Synopsis. Jacob and his son Joseph are sitting outside the tent where Rachel has died giving birth to Benjamin, and they are mourning the death of their wife and mother when Jacob’s sister Faegheh arrives. After burying Rachel, the clan proceeds to the town where Abraham and Isaac are buried, and Jacob pays a visit to his ancestors’ graves. Joseph’s brothers — and Jacob’s surviving wife and concubines — begin to murmur jealously that Jacob favours Joseph above all the other children, so Faegheh, who is childless, offers to raise Joseph herself. But then one day Joseph goes missing while he and the other children are playing a game of hide-and-seek.
As the fourth episode begins, Joseph is still missing, but he is soon found hiding inside an oven. Jacob, concerned that Faegheh isn’t looking after Joseph properly, insists that Joseph live with him and Leah again — so Faegheh conspires to trick Jacob into letting Joseph stay with her: she accuses Joseph of stealing a belt from her that had belonged to Isaac, and because Canaanite law says thieves must serve their victims for four years, Jacob has to let Joseph live with her. Soon afterward, Joseph has his first prophetic dream, and Jacob worries that it will make the other brothers even more jealous. The episode ends a few years later with the death and burial of Faegheh, who confesses on her deathbed that Joseph did not, in fact, steal Isaac’s belt.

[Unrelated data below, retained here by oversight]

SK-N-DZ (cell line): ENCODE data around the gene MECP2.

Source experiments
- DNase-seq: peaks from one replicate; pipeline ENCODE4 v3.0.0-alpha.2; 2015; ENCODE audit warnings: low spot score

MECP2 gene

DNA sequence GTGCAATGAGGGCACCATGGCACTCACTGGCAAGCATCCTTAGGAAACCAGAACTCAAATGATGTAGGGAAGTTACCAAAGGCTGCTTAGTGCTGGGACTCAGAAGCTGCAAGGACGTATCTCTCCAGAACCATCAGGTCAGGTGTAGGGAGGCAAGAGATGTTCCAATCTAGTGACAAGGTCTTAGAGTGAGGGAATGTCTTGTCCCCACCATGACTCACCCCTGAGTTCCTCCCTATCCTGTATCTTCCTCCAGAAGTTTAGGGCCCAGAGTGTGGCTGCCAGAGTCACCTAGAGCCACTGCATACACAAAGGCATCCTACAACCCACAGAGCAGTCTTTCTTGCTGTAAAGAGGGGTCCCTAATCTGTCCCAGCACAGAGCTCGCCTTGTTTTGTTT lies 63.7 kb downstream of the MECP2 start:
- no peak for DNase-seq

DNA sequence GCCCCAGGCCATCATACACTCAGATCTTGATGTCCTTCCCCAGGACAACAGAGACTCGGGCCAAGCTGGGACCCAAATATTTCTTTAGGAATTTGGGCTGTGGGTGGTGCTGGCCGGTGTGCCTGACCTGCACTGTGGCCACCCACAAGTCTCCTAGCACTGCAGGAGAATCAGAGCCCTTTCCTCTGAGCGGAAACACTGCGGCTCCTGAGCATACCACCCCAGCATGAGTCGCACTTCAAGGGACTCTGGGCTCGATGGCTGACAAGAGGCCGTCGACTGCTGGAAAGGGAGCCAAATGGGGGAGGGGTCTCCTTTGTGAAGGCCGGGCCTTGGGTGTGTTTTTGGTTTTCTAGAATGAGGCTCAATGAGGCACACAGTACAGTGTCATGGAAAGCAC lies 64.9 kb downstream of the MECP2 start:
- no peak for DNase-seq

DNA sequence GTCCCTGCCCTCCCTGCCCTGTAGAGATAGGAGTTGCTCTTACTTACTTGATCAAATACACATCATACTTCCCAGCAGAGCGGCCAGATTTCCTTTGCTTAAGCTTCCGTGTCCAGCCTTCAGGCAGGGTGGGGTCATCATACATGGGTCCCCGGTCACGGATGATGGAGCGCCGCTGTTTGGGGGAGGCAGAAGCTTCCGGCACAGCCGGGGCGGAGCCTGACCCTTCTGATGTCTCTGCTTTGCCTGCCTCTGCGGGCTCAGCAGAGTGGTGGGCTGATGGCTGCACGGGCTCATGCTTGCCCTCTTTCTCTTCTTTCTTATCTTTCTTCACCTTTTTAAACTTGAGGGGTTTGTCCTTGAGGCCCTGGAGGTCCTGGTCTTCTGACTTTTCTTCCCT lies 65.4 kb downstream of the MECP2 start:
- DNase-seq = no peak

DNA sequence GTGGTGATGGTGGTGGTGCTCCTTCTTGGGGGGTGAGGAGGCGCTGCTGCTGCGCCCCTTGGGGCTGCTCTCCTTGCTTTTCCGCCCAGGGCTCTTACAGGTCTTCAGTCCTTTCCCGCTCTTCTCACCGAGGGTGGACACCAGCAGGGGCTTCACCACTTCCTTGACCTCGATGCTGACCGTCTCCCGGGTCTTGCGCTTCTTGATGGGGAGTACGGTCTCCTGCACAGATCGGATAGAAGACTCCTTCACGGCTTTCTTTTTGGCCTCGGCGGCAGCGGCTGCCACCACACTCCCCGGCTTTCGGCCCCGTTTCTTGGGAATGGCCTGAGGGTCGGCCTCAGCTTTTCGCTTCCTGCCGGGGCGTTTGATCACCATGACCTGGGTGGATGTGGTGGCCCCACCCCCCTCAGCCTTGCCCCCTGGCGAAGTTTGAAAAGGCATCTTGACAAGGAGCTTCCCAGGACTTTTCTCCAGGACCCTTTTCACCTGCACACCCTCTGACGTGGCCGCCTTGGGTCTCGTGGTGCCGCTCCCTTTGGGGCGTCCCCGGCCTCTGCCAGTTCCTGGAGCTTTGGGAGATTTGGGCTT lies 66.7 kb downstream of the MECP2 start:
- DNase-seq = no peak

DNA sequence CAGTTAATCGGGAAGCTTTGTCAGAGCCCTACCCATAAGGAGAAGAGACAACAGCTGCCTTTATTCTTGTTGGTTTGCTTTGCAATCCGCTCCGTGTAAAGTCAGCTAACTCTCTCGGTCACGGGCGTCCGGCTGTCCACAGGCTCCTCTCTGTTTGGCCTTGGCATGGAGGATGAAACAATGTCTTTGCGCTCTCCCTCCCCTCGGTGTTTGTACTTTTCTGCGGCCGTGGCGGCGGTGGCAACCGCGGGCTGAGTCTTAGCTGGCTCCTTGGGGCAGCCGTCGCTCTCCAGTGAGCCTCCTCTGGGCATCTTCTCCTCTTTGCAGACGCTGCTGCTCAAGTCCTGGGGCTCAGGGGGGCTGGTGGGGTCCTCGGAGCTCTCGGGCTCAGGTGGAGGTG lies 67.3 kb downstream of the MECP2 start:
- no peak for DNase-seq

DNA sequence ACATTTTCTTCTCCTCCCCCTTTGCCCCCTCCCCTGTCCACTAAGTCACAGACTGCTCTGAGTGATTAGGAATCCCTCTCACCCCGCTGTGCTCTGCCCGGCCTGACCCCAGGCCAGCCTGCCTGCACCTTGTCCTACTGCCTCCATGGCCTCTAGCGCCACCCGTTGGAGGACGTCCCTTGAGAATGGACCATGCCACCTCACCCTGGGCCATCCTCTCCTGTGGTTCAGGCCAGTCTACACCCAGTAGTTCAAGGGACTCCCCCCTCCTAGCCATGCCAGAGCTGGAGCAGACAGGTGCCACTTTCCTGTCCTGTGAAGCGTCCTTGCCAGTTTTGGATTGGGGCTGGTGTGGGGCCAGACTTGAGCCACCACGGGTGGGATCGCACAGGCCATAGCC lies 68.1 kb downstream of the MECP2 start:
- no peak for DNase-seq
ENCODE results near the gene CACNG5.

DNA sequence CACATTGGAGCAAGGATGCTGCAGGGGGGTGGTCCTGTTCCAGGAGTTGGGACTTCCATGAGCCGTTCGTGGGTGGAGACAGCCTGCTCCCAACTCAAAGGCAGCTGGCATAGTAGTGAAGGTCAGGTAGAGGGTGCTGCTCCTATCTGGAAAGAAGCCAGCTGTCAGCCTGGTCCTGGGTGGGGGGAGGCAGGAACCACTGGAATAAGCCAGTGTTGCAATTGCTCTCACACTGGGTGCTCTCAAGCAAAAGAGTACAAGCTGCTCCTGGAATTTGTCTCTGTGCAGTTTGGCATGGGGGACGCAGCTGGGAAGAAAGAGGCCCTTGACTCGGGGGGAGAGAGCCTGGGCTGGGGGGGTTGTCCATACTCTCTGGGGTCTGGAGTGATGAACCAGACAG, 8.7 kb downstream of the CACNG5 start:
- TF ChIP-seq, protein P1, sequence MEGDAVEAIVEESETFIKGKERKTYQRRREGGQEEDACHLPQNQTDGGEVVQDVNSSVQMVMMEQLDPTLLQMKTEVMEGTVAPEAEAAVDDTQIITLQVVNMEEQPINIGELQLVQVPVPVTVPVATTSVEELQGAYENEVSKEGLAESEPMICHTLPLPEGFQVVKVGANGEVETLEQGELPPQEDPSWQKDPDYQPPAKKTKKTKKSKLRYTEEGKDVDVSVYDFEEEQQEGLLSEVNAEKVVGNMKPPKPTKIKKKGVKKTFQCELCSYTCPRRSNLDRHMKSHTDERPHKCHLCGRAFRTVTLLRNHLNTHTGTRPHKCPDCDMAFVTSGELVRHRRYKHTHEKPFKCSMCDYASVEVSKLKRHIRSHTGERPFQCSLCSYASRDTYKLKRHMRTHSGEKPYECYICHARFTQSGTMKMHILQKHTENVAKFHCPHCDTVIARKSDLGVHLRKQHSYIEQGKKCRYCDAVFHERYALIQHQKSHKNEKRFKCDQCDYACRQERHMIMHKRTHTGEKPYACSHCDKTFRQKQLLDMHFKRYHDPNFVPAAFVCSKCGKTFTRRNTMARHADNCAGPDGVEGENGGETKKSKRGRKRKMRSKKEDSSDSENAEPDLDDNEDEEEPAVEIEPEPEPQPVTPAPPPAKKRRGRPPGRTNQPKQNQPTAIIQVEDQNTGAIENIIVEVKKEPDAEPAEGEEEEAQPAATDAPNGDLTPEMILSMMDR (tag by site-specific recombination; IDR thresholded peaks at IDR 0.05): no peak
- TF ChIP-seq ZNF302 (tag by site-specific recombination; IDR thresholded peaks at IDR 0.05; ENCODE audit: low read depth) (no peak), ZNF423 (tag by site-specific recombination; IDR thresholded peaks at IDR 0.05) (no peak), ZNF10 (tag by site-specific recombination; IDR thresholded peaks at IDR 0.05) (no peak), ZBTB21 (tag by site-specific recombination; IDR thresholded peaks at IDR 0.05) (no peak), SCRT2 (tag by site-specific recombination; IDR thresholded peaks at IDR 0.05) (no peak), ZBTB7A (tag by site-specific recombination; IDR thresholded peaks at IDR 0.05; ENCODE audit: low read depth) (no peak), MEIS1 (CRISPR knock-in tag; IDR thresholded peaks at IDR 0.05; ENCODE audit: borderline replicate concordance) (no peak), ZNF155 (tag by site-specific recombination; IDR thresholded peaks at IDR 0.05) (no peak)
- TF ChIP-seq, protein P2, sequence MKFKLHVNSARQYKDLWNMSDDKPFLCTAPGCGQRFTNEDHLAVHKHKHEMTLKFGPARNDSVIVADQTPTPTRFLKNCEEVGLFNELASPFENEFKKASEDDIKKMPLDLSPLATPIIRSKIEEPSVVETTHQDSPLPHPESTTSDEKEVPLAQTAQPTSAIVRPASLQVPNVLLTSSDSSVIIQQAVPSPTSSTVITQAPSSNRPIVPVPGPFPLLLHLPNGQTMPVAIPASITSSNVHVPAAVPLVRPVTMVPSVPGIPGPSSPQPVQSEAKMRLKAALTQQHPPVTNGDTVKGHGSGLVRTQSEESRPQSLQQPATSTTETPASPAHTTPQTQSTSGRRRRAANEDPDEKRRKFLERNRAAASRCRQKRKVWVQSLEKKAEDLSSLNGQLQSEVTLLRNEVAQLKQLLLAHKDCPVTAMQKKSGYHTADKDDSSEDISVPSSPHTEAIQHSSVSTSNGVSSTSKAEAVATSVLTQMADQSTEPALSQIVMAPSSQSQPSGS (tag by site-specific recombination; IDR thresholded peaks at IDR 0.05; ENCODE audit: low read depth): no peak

Differences from Genesis. The biggest difference between the Jewish and Muslim traditions here is that Genesis gives Jacob a twin brother, Esau, with whom Jacob needed to be reconciled, whereas Muslim tradition gives him a sister instead (who I believe is not named in the tradition, though she has a name in the film).
This difference serves to protect or enhance Jacob’s reputation in at least two ways.
First, as I noted last week, this series paints a positive, pious portrait of Jacob as one of the great Muslim prophets — he is repeatedly addressed by his neighbours and even his own family members as “the messenger of God” — so the series has none of those bits in Genesis where Jacob acts deceptively or tricks people into giving him what he wants. Thus, there is no trace in this film of the rivalry between Jacob and Esau — no trace of Jacob tricking their father into blessing him rather than his twin brother — and the easiest way to erase that rivalry is apparently to erase Esau altogether.
Second, because Joseph is raised by Jacob’s sister rather than by Jacob himself, all the favoritism that Jacob bestows on Joseph in the biblical story is now bestowed on Joseph by someone else — and by someone who, because she is childless, can’t really be blamed for doting on the boy. A few films based on the biblical tradition have suggested that Jacob was partly responsible for the jealousy within his clan because he treated Joseph better than the rest; but in this film, based on the Muslim tradition, Jacob wants to avoid any friction, so he regularly cautions Joseph to keep his thoughts to himself, and he tells Faegheh not to praise Joseph so openly, etc., etc.1
In addition to eliminating the Esau subplot, the series omits a few other bits from the Genesis version of Jacob’s journey home: Jacob does not wrestle with an angel, and his daughter Dinah (who is still quite young in this series) is not raped by a Canaanite prince, and his sons do not slaughter the men of that prince’s town in revenge, and Jacob’s firstborn son Reuben does not sleep with Jacob’s concubine Bilhah.